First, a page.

New York

Richard Francisco

Betty Parsons Gallery

Richard Francisco’s work, like that of Don Johnson to some extent, indirectly plugs into the traditions of Joseph Cornell, Lucas Samaras, and H.C. Westermann, and more directly into the work of William Wiley, which by now seems almost to mean the San Francisco tradition. This doesn’t say much about Francisco’s work except to roughly describe the sort of work he does. The primary difference between Francisco’s works and the works of those artists mentioned, with the exception of Cornell, is in its subtlety and delicacy. Francisco’s works are physically delicate, minute, and lightweight. There is a kind of preciousness, not necessarily the preciousness of the art object, but of the thing that will easily break if not handled with great care.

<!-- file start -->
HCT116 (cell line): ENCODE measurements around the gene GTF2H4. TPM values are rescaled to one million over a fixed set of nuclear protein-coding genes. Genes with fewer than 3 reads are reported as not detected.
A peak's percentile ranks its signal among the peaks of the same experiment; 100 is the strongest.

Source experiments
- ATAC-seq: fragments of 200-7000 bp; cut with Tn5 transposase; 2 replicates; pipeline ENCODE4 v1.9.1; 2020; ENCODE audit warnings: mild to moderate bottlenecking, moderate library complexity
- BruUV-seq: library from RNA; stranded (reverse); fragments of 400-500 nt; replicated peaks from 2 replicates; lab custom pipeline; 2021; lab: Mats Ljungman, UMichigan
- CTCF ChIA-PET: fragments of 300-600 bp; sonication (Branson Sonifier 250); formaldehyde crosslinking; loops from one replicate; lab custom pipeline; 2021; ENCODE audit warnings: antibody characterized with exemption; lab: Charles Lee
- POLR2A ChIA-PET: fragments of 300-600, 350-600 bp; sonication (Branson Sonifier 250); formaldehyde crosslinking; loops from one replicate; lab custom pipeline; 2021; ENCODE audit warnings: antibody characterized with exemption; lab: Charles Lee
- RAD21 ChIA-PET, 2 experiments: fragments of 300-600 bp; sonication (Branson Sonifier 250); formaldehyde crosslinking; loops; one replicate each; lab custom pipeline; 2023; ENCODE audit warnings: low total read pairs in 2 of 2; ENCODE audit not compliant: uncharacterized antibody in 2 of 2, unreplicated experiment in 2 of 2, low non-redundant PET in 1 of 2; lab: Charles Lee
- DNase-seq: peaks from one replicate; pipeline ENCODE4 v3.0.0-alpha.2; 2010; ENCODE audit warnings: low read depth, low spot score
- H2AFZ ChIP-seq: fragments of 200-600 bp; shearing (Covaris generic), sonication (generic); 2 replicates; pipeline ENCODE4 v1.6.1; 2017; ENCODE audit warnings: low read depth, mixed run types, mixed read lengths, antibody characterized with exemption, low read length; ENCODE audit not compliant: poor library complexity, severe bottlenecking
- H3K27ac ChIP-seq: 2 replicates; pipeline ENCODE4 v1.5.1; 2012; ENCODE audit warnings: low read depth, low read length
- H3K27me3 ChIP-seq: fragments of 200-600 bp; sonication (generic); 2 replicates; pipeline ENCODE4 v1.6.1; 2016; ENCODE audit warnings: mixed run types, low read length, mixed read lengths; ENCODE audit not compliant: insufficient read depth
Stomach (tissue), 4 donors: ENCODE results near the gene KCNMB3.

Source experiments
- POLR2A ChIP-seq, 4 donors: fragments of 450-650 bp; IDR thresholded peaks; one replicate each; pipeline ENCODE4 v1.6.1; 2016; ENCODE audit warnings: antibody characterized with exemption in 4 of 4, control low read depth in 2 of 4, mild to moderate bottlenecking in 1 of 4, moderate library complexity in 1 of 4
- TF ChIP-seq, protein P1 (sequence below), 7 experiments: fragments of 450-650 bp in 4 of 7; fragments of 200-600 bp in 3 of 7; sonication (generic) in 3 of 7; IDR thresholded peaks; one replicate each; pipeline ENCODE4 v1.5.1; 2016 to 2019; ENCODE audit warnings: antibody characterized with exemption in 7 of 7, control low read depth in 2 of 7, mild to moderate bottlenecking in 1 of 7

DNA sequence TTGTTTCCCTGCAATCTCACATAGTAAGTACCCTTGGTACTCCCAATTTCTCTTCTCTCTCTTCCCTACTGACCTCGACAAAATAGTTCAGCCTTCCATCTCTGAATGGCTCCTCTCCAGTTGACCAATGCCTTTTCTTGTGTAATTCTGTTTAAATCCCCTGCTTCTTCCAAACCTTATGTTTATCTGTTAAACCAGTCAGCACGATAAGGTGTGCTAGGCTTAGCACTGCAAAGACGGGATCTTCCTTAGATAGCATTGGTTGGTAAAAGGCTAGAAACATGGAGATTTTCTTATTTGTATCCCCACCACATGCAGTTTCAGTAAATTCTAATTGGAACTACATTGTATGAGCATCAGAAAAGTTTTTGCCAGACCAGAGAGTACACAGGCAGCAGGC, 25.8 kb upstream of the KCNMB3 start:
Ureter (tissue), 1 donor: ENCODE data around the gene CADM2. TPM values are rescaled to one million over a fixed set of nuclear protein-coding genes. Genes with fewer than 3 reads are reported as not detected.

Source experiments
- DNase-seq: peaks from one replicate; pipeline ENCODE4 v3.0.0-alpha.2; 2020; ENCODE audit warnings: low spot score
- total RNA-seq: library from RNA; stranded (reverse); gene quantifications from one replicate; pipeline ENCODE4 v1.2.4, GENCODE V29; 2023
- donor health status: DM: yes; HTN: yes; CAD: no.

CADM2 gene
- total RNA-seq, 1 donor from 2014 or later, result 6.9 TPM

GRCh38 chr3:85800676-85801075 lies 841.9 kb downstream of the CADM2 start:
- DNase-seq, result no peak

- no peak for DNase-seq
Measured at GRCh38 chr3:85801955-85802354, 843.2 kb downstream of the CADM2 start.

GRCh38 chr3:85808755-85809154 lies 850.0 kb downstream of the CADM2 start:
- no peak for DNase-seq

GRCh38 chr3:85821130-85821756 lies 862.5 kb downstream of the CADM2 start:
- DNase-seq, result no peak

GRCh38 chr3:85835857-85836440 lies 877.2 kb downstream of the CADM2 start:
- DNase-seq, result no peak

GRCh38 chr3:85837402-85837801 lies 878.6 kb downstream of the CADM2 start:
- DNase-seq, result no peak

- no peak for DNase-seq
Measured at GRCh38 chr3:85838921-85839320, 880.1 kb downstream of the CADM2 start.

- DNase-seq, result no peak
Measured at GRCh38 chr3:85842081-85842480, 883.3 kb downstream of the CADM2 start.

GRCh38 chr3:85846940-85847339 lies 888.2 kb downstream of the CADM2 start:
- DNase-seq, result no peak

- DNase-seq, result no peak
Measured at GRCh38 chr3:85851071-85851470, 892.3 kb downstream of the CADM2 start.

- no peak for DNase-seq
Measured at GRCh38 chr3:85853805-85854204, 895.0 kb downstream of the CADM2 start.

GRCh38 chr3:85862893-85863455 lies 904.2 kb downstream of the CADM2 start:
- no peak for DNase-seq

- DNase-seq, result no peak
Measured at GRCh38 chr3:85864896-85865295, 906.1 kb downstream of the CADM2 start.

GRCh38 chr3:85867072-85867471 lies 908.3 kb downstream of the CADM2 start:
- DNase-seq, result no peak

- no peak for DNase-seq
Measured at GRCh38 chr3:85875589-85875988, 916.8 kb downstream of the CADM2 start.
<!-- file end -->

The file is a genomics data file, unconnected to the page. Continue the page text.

Generally, Francisco’s works consist of tiny assemblages on a small piece of unstretched canvas tacked to the wall. The unstretched canvas, with one or

Sign-in to keep reading

Artforum print subscribers have full access to this article. Please sign in below.

Not registered for artforum.com? Register here.

SUBSCRIBE NOW and save up to 65% off the newsstand price for full online access to this issue and our archive.

Order the ONLINE EDITION for $5.99.

* This rate applies to U.S. domestic subscriptions.